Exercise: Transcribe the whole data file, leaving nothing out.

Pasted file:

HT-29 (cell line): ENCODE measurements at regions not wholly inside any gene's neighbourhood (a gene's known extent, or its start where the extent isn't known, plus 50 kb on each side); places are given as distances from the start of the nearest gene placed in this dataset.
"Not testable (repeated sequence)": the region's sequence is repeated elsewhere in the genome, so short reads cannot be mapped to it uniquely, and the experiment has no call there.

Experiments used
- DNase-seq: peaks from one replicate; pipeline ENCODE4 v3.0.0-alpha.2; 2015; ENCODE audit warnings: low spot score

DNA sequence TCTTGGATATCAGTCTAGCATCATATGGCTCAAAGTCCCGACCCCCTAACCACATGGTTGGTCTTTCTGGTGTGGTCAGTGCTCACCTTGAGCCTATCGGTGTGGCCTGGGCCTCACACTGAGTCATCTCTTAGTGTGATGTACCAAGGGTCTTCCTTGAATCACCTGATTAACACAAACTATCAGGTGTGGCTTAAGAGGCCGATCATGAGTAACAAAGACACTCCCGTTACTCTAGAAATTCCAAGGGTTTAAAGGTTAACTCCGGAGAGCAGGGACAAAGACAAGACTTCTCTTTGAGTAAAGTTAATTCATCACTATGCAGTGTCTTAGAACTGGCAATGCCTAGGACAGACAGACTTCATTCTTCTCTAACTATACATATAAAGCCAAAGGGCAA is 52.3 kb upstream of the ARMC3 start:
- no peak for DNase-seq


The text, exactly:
HT-29 (cell line): ENCODE measurements at regions not wholly inside any gene's neighbourhood (a gene's known extent, or its start where the extent isn't known, plus 50 kb on each side); places are given as distances from the start of the nearest gene placed in this dataset.
"Not testable (repeated sequence)": the region's sequence is repeated elsewhere in the genome, so short reads cannot be mapped to it uniquely, and the experiment has no call there.

Experiments used
- DNase-seq: peaks from one replicate; pipeline ENCODE4 v3.0.0-alpha.2; 2015; ENCODE audit warnings: low spot score

DNA sequence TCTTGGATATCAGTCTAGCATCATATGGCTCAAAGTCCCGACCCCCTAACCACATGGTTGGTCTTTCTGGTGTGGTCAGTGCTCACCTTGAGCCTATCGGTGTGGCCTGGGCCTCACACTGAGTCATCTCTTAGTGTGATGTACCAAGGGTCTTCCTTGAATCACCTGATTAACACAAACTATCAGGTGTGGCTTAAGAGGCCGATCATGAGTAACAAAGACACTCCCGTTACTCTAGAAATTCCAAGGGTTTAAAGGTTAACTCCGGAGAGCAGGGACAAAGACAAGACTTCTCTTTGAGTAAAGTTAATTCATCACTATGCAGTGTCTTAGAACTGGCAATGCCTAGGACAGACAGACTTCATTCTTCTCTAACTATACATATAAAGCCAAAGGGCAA is 52.3 kb upstream of the ARMC3 start:
- no peak for DNase-seq